Summary: Stewardship Sermon.
Aaron Siebers. The 27-year-old Denver man, a Blockbuster employee, was skateboarding yesterday afternoon when he fell and ripped his uniform pants. Due to work last night--and concerned about getting "written up" by Blockbuster superiors for not wearing his work-issued khakis--Siebers came up with a harebrained idea. Instead of just calling in sick, he stabbed himself in the leg and showed up at work claiming to have just been attacked by three Hispanic males. Siebers, who told cops he was assaulted as he walked toward the Blockbuster in Edgewater, had a deep stab wound in one leg and several other minor cuts on his face and stomach. As investigators began hunting for the assailants, they reviewed surveillance video from outside a Target store where Siebers claimed the attack occurred. The footage, however, showed no such assault. Confronted by cops, Siebers, pictured in the below mug shot, admitted that he had stabbed himself. He told investigators about the skateboarding accident, the resulting ripped pants, and how "he did not want to lose his job so he stabbed himself in the leg," according to an arrest affidavit sworn by Officer Shawna Naumann. As a result, Siebers was named in a criminal complaint charging him with filing a false report and obstructing police, both misdemeanors. (thesmokinggun.com)
Now that is what I would call commitment to keeping your job – I mean are you dedicated enough to stab yourself for your boss?
We have been talking about commitment in the sense of giving to the church for the last 4 weeks – and I am not going to ask you to show me by drawing blood! This is the final week of our series “Saving for Life” which has been our stewardship campaign for the church – this week you should be turning in your intention cards about giving to Forest Dale for 2010 – those little green slips of paper are a challenge to all of us to give consistently and sacrificially. There is more to this that just wanting to increase our budget as a church – there is some incredible things which happen to us when we decided to something sacrificially.
I. The Decision to Give
A. I will warn you that doing anything sacrificially will have an effect on more than just yourself. Doing anything sacrificially means people will question your intelligence because it will cost you more than most people are willing to pay. If you choose to sacrifice people will consider you….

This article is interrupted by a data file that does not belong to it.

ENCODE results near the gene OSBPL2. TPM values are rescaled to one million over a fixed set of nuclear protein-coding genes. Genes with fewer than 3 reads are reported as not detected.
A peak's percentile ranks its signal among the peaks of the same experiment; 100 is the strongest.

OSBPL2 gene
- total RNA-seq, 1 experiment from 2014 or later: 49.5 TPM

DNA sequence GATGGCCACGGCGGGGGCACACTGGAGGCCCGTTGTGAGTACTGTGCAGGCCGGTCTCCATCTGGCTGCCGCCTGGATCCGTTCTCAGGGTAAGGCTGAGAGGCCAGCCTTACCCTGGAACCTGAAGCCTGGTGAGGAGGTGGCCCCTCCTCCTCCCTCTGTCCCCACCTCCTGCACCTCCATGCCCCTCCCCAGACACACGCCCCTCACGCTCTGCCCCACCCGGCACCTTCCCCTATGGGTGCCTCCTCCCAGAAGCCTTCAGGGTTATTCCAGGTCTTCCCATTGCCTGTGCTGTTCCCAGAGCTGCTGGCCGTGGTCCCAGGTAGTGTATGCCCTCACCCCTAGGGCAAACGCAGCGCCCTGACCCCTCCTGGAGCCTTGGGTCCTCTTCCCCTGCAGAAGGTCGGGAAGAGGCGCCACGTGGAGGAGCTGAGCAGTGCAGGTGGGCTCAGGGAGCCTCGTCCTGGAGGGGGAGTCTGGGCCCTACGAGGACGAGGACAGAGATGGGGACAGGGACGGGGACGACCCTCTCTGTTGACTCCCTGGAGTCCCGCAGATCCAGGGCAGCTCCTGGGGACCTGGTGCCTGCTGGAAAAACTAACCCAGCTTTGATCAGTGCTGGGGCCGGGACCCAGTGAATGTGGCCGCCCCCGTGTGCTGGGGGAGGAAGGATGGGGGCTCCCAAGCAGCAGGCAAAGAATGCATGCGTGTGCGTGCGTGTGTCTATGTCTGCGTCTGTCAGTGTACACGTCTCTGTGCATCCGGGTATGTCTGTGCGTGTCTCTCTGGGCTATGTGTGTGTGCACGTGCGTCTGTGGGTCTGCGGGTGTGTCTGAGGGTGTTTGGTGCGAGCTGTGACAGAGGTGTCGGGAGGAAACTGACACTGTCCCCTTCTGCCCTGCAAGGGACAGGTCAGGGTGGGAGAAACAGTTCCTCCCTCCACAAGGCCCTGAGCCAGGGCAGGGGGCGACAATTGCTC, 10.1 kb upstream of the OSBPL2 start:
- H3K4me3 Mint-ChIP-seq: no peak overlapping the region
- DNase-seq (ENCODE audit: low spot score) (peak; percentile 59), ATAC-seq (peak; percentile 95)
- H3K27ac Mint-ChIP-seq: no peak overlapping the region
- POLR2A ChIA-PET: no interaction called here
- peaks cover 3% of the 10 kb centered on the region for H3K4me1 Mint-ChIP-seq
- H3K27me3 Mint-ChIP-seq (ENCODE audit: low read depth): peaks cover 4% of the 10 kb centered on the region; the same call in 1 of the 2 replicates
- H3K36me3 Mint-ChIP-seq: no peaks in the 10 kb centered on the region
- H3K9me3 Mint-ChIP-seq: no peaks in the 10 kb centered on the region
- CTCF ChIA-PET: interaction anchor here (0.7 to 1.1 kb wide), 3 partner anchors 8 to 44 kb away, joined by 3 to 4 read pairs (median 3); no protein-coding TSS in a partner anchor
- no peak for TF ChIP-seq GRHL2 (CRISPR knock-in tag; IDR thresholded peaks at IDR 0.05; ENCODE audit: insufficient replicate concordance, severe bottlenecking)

1. A Fool – your little decision won’t make a difference in the growing tide of wrong.
2. A Waste – throwing away perfectly good things which you could have used doing something fun.
3. A Pain – why put yourself through all of that when it isn’t necessary.
4. A Wacko – Why would someone do something against their own personal interest and happiness?
*And when it comes to making a sacrifice with your money then the attitude is generally this – what do I get out of it? If you aren’t getting something financial or beneficial for your sacrifice then most people will consider it worthless. But In the strictest sense, sacrifice is about giving without an expectation of return – in its purest form to sacrifice means to give up for the love of something.
B. An incident in the book of Luke changed the way everyone looked at giving sacrificially.
1. It happened when Jesus and his disciples were sitting near the temple treasury where everyone would enter to give their tithes and offerings.
2. To get the full impact of this story takes a little description of the Temple during Biblical times.
Listen to this explanation I found researching some of the practices of the Temple.
“One of the notable features of the Court of Women was the glazophylakion or “treasury,” thirteen trumpet-shaped receptacles placed there to receive the offerings of the faithful for the maintenance of the temple and its ministry. One day the Lord called attention to a poor widow whom he saw casting her last two coins into the treasury. Now let me continue on what the research said - the coins (lepta) were so small that they had no strict equivalence in the imperial monetary system, and because they would not be familiar to Mark’s readers at Rome, he explained that two of them were needed to equal a single quadrans (12:42).” Now originally I planned on using the reference to this story from Luke 21 but during this week I decided to look at the same incident recorded in Mark because it offered a few more details. Mark 12: 41-44 Jesus sat down opposite the place where the offerings were put and watched the crowd putting their money into the temple treasury. Many rich people threw in large amounts. 42But a poor widow came and put in two very small copper coins, worth only a fraction of a penny. 43Calling his disciples to him, Jesus said, “I tell you the truth, this poor widow has put more into the treasury than all the others. 44They all gave out of their wealth; but she, out of her poverty, put in everything—all she had to live on.”